Speaking under pressure: Low linguistic complexity is linked to high physiological and emotional stress reactivity

Laura R. Saslow*, Shannon Mccoy, Ilmo van der Löwe, Brandon Cosley, Arbi Vartan, Christopher Oveis, Dacher Keltner, Judith T. Moskowitz, Elissa S. Epel

*Corresponding author for this work

Research output: Contribution to journalArticlepeer-review

25 Scopus citations


What can a speech reveal about someone's state? We tested the idea that greater stress reactivity would relate to lower linguistic cognitive complexity while speaking. In Study 1, we tested whether heart rate and emotional stress reactivity to a stressful discussion would relate to lower linguistic complexity. In Studies 2 and 3, we tested whether a greater cortisol response to a standardized stressful task including a speech (Trier Social Stress Test) would be linked to speaking with less linguistic complexity during the task. We found evidence that measures of stress responsivity (emotional and physiological) and chronic stress are tied to variability in the cognitive complexity of speech. Taken together, these results provide evidence that our individual experiences of stress or "stress signatures"-how our body and mind react to stress both in the moment and over the longer term-are linked to how complex our speech under stress.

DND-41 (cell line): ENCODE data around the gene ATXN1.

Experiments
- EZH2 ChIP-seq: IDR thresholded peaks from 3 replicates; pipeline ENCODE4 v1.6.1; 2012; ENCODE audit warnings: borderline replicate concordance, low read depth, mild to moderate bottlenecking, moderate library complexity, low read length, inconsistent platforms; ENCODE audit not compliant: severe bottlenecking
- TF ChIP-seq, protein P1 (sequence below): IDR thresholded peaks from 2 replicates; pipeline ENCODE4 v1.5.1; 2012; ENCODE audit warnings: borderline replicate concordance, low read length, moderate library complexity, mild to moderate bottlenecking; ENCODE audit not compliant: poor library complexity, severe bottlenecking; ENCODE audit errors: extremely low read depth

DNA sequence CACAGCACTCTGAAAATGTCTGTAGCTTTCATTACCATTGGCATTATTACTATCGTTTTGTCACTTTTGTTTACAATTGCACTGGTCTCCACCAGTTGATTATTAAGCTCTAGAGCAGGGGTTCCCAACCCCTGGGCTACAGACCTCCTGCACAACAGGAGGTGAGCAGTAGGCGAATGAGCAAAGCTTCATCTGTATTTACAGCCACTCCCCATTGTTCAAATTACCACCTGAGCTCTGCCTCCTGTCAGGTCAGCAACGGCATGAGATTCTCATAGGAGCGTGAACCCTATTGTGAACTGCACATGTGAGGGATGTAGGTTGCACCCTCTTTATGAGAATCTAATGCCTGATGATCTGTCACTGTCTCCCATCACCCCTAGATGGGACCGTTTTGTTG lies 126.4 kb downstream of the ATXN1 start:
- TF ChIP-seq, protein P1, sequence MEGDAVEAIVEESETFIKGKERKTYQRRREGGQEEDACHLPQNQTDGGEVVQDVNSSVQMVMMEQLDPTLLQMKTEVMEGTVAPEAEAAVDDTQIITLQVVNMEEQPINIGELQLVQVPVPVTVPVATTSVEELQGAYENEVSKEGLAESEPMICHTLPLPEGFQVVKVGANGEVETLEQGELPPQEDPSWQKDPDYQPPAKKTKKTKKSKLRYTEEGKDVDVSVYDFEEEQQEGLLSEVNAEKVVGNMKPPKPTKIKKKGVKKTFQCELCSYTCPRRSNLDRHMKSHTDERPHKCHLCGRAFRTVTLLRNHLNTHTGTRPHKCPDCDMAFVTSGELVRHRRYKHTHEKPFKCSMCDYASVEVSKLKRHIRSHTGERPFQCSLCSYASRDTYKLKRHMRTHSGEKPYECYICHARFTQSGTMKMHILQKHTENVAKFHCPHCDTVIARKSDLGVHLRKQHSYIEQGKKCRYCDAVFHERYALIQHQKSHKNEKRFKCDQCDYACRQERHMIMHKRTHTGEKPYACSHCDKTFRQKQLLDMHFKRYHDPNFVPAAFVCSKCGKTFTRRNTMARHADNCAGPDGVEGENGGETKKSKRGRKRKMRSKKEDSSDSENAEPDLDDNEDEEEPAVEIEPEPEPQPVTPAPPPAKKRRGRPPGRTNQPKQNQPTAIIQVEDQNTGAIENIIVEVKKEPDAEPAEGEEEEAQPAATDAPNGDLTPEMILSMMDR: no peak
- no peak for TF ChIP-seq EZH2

Original languageEnglish (US)
Pages (from-to)257-266
Number of pages10
Issue number3
StatePublished - Mar 2014


  • Cognition
  • Cognitive complexity
  • Cortisol reactivity
  • Language
  • Stress reactivity

ASJC Scopus subject areas

  • Experimental and Cognitive Psychology
  • Endocrine and Autonomic Systems
  • Neuropsychology and Physiological Psychology
  • Neurology
  • Biological Psychiatry
  • Cognitive Neuroscience
  • Developmental Neuroscience
  • Neuroscience(all)


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